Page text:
Oxidation due to the introduction of oxygen during packaging is an important concern for all packaging methods EXCEPT for when you are priming and bottle conditioning.
Yeast cells that are actively consuming sugars in the presence of oxygen actively and efficiently consume all of the available oxygen. Since you are priming (adding sugar), you can count on your yeast to consume the oxygen while they produce your carbonation. The same argument holds if you are priming and conditioning in a keg (assuming that you serve from the keg using pressurized carbon dioxide to push the beer out of the keg, rather than a hand pump).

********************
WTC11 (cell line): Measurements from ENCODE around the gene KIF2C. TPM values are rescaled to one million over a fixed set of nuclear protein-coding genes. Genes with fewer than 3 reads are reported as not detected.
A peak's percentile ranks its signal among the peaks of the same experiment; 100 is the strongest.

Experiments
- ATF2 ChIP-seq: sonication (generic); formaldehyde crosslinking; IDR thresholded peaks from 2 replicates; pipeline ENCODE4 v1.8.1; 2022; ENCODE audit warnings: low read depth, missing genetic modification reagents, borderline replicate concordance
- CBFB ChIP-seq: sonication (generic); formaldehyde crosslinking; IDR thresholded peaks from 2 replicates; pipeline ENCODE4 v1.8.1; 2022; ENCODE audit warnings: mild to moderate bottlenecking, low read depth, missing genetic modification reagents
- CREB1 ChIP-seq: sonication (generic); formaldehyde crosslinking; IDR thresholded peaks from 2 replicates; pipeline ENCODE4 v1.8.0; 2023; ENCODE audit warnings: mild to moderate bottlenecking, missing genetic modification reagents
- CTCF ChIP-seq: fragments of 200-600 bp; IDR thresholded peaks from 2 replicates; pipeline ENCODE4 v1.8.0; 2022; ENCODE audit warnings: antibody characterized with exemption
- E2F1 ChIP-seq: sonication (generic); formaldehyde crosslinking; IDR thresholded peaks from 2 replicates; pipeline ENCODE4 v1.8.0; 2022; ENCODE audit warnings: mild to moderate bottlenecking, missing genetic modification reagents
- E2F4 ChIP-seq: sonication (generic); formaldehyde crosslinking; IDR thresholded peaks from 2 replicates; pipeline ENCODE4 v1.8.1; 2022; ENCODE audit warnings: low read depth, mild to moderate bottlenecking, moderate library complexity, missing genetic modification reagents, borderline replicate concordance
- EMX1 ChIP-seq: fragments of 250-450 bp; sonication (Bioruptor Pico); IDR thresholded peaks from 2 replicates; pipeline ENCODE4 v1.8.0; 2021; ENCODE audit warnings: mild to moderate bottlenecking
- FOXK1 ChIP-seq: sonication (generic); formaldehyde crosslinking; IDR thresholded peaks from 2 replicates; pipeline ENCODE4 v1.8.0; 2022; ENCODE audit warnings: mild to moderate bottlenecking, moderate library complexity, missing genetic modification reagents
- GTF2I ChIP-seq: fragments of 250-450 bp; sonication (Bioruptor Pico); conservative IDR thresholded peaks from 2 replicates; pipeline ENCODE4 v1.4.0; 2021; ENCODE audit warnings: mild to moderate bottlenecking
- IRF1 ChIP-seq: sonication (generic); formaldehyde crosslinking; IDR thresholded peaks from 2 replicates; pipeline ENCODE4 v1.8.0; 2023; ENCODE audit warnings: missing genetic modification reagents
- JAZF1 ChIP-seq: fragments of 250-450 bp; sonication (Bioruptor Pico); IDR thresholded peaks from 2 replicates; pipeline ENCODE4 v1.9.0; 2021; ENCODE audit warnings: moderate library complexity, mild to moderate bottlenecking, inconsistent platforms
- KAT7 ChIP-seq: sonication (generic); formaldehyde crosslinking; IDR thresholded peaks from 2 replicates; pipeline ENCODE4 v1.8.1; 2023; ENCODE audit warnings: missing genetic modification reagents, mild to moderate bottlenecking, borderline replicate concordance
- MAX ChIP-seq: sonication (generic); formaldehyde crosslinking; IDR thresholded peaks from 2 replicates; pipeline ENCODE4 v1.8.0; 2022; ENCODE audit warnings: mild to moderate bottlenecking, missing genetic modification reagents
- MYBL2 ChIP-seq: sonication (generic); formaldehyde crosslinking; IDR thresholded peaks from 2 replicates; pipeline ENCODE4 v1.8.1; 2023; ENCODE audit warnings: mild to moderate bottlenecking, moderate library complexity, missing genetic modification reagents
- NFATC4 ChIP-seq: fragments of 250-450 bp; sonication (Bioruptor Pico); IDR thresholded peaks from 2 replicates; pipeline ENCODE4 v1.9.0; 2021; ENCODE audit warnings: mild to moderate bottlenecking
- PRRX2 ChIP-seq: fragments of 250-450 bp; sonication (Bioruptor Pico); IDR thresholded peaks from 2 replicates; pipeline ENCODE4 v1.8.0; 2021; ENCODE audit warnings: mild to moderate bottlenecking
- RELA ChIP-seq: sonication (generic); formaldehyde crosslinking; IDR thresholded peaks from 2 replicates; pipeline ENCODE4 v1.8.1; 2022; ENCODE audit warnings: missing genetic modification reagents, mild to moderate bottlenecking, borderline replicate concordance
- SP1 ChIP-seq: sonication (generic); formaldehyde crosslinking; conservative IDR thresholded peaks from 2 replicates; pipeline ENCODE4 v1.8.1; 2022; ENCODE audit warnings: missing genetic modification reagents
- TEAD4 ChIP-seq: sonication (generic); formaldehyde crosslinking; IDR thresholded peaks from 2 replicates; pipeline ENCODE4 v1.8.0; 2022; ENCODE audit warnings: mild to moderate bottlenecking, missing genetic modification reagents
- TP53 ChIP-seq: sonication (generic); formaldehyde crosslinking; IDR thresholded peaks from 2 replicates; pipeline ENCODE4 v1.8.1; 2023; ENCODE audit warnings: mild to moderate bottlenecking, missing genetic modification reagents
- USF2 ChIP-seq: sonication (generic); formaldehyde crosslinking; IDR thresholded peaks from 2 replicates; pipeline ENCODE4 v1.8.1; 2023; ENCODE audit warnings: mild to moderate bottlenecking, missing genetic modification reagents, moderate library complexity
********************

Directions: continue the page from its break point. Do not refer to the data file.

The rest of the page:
If you are force-carb (or even prime and condition) in a keg and then fill bottles with a counter-pressure filler, you absolutely should be worried about the introduction of oxygen.
Given that you can count on any (reasonable) amount of oxygen that is introduced while priming to be quickly eaten by the yeast, you should make sure that your priming sugar is well mixed into your beer before filling your bottles. Lack of proper mixing is a much bigger risk to your final product than over-mixing (and introducing extra oxygen).